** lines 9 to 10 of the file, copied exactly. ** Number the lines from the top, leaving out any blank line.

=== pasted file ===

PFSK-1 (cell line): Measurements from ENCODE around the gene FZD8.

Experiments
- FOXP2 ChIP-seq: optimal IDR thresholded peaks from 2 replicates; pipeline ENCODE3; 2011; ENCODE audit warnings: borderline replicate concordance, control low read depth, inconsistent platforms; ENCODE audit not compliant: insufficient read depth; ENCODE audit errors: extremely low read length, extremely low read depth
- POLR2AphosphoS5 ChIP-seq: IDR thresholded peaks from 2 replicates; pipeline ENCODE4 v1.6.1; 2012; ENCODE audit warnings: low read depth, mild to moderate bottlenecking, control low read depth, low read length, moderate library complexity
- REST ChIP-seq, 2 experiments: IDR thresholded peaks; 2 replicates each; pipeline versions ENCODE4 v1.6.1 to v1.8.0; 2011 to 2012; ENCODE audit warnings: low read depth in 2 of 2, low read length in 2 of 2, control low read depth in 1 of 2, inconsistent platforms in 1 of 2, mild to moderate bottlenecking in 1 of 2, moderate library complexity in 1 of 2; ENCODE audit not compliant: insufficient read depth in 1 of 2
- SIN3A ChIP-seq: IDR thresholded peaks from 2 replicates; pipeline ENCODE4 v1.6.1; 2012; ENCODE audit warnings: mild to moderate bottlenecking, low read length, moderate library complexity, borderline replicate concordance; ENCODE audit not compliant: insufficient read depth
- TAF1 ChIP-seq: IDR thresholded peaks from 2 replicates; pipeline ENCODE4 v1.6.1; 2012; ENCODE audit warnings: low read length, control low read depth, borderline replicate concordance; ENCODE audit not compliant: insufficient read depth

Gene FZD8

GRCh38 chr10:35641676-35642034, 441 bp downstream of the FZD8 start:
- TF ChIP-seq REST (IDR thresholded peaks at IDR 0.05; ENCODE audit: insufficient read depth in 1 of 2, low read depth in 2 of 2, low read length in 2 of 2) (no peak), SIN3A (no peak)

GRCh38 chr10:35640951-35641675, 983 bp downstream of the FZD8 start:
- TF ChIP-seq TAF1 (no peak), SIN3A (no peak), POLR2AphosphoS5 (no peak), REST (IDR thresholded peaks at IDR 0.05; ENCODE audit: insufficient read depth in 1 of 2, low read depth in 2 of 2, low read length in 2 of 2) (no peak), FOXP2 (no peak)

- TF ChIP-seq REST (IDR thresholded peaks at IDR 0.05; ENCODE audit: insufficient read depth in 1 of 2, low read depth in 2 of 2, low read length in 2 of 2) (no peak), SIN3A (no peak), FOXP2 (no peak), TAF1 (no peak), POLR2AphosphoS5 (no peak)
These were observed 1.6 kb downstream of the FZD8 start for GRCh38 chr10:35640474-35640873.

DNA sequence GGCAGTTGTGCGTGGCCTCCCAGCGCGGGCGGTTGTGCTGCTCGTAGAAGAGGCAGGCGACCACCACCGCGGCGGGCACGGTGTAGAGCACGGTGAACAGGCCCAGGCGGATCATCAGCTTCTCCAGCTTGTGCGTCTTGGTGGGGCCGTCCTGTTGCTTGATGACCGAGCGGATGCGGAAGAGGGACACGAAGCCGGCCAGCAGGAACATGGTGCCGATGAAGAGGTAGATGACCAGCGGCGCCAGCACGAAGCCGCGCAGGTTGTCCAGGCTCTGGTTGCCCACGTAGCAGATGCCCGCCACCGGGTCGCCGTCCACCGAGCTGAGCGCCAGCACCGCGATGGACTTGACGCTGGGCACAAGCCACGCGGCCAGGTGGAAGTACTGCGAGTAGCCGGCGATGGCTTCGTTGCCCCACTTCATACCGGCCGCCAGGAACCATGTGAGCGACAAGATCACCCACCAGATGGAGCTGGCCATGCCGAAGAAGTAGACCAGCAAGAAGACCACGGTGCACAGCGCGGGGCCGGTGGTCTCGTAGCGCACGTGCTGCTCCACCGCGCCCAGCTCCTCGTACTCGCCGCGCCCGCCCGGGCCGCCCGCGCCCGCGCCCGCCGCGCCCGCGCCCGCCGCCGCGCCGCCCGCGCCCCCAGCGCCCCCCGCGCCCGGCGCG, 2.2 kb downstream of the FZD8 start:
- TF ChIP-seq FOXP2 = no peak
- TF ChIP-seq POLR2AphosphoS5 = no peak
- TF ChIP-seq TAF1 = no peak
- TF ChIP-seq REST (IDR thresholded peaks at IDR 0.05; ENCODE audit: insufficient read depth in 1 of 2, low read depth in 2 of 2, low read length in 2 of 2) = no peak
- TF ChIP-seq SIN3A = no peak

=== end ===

GRCh38 chr10:35641676-35642034, 441 bp downstream of the FZD8 start:
- TF ChIP-seq REST (IDR thresholded peaks at IDR 0.05; ENCODE audit: insufficient read depth in 1 of 2, low read depth in 2 of 2, low read length in 2 of 2) (no peak), SIN3A (no peak)